Meat – Benefits & Risks

Whether it is white or red, whether it comes from beef, pig, lamb, chicken, turkey, Meat is the main source of protein for the body, providing all the essential amino acids.

Whether it is white or red, whether it comes from beef, pig, lamb, chicken, turkey, the meat is the main source of protein for the body, providing all the essential amino acids.

The meat contains vitamins (D, B1) and minerals (iron, zinc, selenium), but has no grams of fiber or carbohydrates.

Benefits

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  • Participates in the construction and maintenance of all tissues and organs through the amino acid content.
  • Prevents anemia from increased iron content, especially red meat or chicken and turkey breasts.
  • 150 g of roast beef feeds 20% of the daily iron requirement for women and 25% of the daily iron requirement for men.
  • It maintains the good functioning of the nervous system and increases concentration due to vitamin content. B12.
  • Turkey meat contains antioxidants (vitamin C, vitamin E, and selenium) that helps prevent atherosclerosis.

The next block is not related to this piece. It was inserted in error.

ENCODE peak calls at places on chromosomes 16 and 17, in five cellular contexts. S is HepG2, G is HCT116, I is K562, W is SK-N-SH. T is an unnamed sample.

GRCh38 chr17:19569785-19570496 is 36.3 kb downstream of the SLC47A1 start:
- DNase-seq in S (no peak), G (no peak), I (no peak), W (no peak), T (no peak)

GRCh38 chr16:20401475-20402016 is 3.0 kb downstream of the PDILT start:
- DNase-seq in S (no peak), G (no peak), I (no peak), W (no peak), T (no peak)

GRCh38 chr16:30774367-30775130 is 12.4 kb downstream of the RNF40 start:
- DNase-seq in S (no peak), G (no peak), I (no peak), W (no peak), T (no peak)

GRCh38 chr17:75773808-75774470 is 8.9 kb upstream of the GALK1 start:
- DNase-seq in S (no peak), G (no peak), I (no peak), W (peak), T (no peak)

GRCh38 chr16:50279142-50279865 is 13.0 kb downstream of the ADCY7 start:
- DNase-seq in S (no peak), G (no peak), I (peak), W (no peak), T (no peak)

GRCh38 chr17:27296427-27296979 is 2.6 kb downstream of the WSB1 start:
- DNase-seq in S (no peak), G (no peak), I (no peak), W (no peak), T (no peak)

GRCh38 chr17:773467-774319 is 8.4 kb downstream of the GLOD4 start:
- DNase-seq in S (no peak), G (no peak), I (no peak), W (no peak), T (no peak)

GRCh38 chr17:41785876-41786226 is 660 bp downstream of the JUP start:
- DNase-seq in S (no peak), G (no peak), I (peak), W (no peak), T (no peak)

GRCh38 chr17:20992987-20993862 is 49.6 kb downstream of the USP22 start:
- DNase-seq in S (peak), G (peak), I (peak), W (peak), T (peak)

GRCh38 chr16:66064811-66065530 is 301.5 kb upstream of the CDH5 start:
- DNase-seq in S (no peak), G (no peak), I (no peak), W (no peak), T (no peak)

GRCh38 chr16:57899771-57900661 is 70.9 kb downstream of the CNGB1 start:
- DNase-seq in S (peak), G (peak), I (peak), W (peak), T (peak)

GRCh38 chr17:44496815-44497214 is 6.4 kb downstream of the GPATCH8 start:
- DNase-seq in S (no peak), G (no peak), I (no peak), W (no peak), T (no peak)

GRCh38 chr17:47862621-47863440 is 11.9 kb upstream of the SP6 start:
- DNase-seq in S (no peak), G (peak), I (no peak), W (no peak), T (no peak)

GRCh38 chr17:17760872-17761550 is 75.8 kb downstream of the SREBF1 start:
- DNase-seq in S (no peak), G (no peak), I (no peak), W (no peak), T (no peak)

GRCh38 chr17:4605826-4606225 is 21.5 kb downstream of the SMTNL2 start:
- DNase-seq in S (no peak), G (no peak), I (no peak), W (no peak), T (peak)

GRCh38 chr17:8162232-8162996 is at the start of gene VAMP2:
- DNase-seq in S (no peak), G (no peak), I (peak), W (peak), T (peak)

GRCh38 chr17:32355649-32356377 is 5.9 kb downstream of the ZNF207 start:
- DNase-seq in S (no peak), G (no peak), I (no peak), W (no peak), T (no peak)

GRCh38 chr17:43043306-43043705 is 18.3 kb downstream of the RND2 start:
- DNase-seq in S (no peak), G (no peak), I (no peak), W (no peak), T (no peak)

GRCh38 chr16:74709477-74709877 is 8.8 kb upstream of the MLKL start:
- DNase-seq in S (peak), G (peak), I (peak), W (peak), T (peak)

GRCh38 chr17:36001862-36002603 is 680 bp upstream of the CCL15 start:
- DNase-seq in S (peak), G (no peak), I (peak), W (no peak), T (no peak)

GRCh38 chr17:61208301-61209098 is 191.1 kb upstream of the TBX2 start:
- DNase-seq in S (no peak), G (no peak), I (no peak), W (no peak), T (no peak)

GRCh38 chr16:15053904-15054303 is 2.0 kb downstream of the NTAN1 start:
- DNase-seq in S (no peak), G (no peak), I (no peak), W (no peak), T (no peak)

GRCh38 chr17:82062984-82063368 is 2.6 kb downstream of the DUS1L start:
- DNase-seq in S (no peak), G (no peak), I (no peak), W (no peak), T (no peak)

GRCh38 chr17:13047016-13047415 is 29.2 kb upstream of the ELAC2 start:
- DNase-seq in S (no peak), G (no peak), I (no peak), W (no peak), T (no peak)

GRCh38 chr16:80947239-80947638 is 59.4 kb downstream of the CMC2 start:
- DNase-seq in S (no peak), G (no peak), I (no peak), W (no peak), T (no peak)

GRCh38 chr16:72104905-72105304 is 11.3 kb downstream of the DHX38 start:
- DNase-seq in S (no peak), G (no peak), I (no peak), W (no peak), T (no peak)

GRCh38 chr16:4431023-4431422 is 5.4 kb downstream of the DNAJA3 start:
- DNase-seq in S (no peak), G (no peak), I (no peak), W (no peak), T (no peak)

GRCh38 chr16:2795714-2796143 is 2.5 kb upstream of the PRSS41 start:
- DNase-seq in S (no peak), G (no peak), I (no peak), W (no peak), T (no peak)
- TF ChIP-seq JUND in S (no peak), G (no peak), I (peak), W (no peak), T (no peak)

• Vitamin D from red meat helps fix calcium in the bones.

Risks

  • In meat, there are only saturated fats! Saturated fats in meat increase blood pressure and the risk of atherosclerosis.
  • Often gives constipation because it does not contain fibers.
  • In the pork meat, there may be a parasite called Trichinella spiralis.
  • Sausages and smoked foods contain a lot of salt, not recommended for people suffering from high blood pressure.
  • Chicken legs have more fat and calories than the chest.
  • Chicken and turkey skin is 100% fat.
  • Beef is as fat as pork.

Click For My Number One Recommended Diet Plan

With what we associate correctly the meat:

  • With vegetables of any kind, for carbohydrate and fiber intake.
  • With vitamin-rich products. C, B, and carotene (salads, carrots) as they increase the absorption of iron.
  • With products that increase gastric acidity (fruit juice, vinegar), because proteins are digested easily in the acidic environment.

How do we cook it?

Do not add oil over lean meat – even the chicken breast has enough fat to not burn. Use water, wine, spices, and herbs to cook it.

Wet cooking by steam, increases the digestibility of proteins, while dry heat (grill) makes them harder to digest.

Try to avoid oil frying as much as possible as a cooking method.

How often is it advisable to consume it?

Nowadays, there isn’t any more a problem of protein deficiency, usually, the daily meat consumption is 2 times higher than the body requirement.

However, it is good not to overcome:

  • 3 servings of red meat /week
  • 3 servings of sausage/week
  • 5 servings of white meat /week

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